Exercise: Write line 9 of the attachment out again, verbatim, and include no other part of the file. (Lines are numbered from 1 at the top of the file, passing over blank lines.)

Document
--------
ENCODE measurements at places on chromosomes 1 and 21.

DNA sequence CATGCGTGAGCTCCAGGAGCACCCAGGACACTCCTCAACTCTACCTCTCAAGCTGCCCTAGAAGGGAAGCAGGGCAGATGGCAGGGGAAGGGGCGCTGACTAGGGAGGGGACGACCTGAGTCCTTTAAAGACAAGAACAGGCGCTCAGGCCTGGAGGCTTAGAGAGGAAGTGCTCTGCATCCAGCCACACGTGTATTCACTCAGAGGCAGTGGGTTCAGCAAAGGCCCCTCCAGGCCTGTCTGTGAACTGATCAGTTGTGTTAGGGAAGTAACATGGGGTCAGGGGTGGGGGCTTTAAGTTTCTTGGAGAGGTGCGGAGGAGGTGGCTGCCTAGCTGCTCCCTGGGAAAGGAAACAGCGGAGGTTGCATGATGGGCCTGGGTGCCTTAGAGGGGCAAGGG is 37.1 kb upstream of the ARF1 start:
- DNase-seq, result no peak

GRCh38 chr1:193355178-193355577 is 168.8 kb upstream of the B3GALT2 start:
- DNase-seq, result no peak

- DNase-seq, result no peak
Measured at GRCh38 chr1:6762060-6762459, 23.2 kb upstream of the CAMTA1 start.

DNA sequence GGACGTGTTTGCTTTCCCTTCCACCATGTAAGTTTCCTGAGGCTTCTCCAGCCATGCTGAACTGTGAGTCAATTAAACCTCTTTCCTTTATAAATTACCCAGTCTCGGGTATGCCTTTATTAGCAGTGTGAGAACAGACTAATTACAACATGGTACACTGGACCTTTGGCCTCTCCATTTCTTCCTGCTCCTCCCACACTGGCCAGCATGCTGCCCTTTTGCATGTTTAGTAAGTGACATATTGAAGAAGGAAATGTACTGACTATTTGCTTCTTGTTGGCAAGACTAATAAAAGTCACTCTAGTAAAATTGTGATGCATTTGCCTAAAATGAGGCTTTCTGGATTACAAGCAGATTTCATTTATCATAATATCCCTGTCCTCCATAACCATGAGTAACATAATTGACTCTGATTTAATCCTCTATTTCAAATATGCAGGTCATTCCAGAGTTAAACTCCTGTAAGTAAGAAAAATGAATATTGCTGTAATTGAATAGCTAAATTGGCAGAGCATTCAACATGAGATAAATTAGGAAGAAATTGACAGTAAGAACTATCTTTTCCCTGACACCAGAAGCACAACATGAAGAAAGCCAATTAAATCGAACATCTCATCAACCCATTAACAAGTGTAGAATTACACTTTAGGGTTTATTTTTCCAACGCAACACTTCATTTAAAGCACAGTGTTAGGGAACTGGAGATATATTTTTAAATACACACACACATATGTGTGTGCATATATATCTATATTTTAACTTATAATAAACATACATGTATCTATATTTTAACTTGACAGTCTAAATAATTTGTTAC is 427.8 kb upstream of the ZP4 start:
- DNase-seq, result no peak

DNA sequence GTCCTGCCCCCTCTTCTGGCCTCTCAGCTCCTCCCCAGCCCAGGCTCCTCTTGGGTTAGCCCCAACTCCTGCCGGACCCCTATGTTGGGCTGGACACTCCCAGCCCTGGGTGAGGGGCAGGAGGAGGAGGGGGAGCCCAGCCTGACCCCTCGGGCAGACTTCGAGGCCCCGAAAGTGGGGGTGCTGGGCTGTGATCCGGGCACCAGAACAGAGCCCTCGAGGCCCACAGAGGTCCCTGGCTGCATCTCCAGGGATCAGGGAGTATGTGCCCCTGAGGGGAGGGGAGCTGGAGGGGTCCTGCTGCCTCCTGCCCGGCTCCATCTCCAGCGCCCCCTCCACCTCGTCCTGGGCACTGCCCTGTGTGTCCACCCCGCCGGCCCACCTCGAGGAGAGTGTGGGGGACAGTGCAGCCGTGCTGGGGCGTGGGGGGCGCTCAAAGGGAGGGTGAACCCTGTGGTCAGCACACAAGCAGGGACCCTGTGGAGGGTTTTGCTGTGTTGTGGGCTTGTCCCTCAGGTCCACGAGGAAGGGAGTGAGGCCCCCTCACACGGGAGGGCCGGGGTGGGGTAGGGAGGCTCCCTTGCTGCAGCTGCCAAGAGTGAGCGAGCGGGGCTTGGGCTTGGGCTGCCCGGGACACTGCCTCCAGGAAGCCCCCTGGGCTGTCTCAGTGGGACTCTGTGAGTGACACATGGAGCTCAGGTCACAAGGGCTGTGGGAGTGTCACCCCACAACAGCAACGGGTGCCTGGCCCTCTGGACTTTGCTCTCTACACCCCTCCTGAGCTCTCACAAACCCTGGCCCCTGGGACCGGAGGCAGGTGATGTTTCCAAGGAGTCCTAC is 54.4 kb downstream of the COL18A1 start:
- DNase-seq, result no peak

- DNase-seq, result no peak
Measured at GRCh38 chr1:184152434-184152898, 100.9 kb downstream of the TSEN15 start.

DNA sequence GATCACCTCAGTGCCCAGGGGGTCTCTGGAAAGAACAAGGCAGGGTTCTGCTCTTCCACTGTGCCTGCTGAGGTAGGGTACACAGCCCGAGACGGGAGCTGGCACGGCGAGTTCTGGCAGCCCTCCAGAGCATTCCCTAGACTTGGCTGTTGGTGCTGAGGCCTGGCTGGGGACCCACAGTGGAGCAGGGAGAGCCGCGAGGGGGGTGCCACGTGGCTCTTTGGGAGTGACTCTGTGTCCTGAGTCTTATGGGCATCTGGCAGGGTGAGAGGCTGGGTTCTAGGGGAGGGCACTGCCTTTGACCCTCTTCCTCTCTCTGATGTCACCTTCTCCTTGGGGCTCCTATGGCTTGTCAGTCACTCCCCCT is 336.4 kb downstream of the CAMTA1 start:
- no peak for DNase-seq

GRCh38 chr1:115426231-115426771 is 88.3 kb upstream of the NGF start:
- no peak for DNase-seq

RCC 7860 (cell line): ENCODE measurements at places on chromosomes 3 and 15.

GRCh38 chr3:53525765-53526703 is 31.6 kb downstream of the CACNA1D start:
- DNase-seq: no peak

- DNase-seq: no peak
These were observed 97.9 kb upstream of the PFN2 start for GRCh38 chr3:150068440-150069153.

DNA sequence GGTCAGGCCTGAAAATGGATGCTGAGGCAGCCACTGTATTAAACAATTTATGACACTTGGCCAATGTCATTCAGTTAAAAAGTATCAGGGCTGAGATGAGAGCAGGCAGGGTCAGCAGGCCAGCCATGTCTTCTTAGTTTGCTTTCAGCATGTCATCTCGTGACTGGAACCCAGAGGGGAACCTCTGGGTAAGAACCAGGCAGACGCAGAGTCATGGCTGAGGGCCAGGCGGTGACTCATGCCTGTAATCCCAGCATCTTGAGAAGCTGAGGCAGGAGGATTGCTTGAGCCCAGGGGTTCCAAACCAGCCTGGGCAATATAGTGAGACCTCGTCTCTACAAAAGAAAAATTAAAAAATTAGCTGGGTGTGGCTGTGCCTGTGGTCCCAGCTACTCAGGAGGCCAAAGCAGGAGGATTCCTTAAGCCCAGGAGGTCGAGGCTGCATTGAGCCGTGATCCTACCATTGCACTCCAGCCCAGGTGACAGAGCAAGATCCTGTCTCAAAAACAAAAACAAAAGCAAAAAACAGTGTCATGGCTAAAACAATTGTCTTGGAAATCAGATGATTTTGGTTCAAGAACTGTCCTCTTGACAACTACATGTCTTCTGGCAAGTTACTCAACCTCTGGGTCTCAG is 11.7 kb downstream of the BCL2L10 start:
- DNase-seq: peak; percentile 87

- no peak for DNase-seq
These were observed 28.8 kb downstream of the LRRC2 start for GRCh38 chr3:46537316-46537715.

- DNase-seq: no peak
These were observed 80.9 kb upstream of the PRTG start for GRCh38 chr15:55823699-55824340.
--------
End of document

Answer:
- DNase-seq, result no peak